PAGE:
This is the next entry in a Theatre… a Movie… and a Time, a series that was begun here. As I’ve mention before in this string of memory downloads, along with my proclivity to snag just about anything, it seems my primary penchant over time is sitting alone in some darkened theatre watching a film hardly anyone else went to see, but enjoying the movie still. This is another that meets the criteria:
Mitch: “So, you cold?”
Charlie: “Yeah. Freezing.”
Mitch: “Turn on the heat. It doesn’t work, but it makes a very annoying noise… distracts from the cold.”
October 13, 1996: before we begin, we have to define a term:
- 1. altering a person’s life or circumstances in a substantial way
- 2. completely transforming
Coming up on a year’s anniversary of a life-changing event is enough to give anyone pause. I mean, having survived something that completely turned your world upside down is one hell of an accomplishment. So it was on this weekend. You see, I’m speaking about my eldest’s 1st birthday that was observed fifteen years ago on this particular October weekend.
At one time, I thought getting married would be the demarcation line in my life. Nope… not hardly. While finding and wedding my bride (coming up on 23 years next February) was no doubt momentous and prized beyond measure, what really meets the above definition is when your firstborn arrives.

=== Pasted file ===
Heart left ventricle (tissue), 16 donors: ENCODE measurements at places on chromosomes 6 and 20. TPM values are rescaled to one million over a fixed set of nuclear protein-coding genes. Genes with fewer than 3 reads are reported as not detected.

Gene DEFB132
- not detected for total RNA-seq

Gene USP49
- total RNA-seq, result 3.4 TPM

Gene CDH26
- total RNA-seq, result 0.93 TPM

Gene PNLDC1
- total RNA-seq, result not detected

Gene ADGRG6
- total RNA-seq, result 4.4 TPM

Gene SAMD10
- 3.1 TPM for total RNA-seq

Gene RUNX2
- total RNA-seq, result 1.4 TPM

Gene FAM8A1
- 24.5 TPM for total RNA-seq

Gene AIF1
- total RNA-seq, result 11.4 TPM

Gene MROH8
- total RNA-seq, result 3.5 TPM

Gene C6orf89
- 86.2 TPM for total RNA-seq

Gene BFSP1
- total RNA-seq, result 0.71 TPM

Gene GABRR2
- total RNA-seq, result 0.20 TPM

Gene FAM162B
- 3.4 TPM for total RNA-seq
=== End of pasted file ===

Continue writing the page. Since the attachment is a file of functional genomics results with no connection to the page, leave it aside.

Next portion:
Since my son’s birthday landed mid-week, we celebrated it with a party the Saturday after, at a park in Marina Del Rey. And as every mother and father know only too well, each year that passes once you’ve cross that line, only ticks by faster. It makes one stop and think, alright. The next day, my wife kindly let this bedraggled sophomore parent out for his favorite pastime.
Since director Renny Harlin had again cast his then wife, Geena Davis, in his new movie, The Long Kiss Goodnight — one penned by a favorite screenwriter of just about every action flick-lovin’ guy I know (Shane Black) — there was no question where my spouse could find me. The Cineplex Marina Marketplace 6 was the other small theater complex in ol’ MDR.
Surprisingly, not many patrons caught the film back then. The concept of a kick-ass female assassin, and one with a mouth that could kill you just as well as her hands and sniper’s rifle, is almost trite these days (but don’t let that stop you from seeing the current Mission:IMPOSSIBLE film). However, back then no one expected or understood this, except the few movie-goers who took this feature in on its initial release.
I can tell you the exact sequence in the film where my love for it was cemented, too.
It’s the mid-point Atlantic City, N.J. intro, scored with the stellar Santana cover of The Zombies début single, She’s Not There. Ccredit co-star Craig Bierko for coming up with that song selection. Of the films he’s made, this is the director’s favorite. Mine, too. And maybe… just maybe, for Christmas this year, I’ll introduce my 16-year-old to this ;-).